All through his young life, Jake (Asa Butterfield) has listened in awe to the tales his grandfather, Abe (Terrence Stamp), told of his youth… of monsters real and metaphorical and of the strange people he met. However age has taken its toll and it now appears that Abe cannot fully look after himself. Fearing for his safety after an hurried phone-call, Jake rushes to Abe’s Floridian home, only to find it a mess and Abe’s eyeless body in the woods beyond. Something else lurks in the woods – watching and waiting.
But even in death, Abe has left Jake a legacy beyond the stories and in an effort to deal with his grandfather’s death and to fulfill a final promise, Jake heads to a small island off the coast of Wales and finds out that Miss Peregrine’s Home for Peculiar Children is a real place – or was until it was destroyed during a bombing raid in 1943. But time may be an illusion – lunchtime doubly so – and Jake’s arrival on the island has not gone unnoticed or unexpected. Both Abe’s allies and his enemies now find their fates intertwined. Time is… peculiar and can be rewritten – but at what cost, even to those with very special gifts..?
Delivering a modern and timeless fairytale that works on a variety of levels, director Tim Burton (who has already given us intriguing reality-bending takes on Batman, Planet of the Apes, The Nightmare before Christmas, Big Fish and Alice in Wonderland) strikes many of the right notes in his latest project, the result being that rare result: a movie that can entertain the entire family and though existing fans of his work may presume they know what to expect, this mixture of fantasy, science-fiction, time-travel and feeling like an outsider, comes together in a way that may surprise long-term followers. It’s essentially a love story, but one filled with rules, obstacles and the delights of possible impossibilities.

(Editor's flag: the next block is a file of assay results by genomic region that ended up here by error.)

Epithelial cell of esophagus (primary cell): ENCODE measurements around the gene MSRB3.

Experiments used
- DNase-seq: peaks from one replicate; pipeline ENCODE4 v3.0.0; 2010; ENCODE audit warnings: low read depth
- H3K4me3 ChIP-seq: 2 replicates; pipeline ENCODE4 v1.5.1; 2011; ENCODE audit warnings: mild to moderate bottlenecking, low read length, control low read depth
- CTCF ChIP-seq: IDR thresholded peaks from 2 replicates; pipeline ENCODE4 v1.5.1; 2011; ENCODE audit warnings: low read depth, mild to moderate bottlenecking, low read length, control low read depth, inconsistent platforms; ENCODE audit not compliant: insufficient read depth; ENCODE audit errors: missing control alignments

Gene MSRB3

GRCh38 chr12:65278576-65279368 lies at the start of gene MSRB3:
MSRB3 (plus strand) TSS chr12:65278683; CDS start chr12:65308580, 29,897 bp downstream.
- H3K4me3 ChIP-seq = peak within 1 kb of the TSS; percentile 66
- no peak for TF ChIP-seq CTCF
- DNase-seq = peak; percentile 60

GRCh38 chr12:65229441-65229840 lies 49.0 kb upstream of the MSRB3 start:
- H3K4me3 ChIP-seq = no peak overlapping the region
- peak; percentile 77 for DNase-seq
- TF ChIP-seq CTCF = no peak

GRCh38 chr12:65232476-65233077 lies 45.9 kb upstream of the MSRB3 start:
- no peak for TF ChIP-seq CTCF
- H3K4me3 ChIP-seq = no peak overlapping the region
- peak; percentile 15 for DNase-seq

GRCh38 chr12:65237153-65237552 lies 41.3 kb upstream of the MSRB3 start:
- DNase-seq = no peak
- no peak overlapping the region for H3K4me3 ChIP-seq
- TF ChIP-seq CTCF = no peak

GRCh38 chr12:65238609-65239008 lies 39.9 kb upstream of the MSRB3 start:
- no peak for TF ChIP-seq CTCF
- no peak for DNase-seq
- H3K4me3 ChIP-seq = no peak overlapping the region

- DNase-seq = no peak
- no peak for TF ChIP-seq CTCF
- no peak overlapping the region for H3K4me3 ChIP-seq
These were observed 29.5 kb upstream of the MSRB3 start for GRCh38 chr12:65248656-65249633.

‘Peculiar…‘ is Burton’s best film in a considerable while. As with many masters of the absurd, he’s often best when restrained just a little rather than scurrying into visually-stunning but self-indulgent alleyways. Of course, many of Burton’s films are visually arresting and intriguing, but this may be the first one to be considered ‘bright’ and ‘beautiful’.
That being said, despite the many things to recommend it, Miss Peregrine’s Home for Peculiar Children, though an awfully big and entertaining adventure, isn’t an entirely flawless masterpiece – those familiar with Ransom Riggs’ book (inspired by genuine vintage photographs) will note the differences and those unfamiliar with it may find themselves confused by the exact dynamics of the ‘loops’ beyond the singular Welsh variety. There’s certainly been a ‘Hollywood make-over’ of the climactic battle which admittedly gives the holiday town of Blackpool the attention normally reserved by big studio features for the likes of London and New York.
There’s been some controversy in recent weeks regarding the lack of racial diversity in the film (Samuel L. Jackson as bad guy Barron is essentially the only only black actor in the production and Burton’s films are not known for featuring many ethnic minorities). Though there’s certainly a discussion to be had about the industry’s attitude to race representation – and Burton perhaps not helping himself with misjudged comments on ‘tokenism’ – it would be wrong to hit the film too hard with this objection. Judged by what is on screen, rather than what could have been, it still stands up well.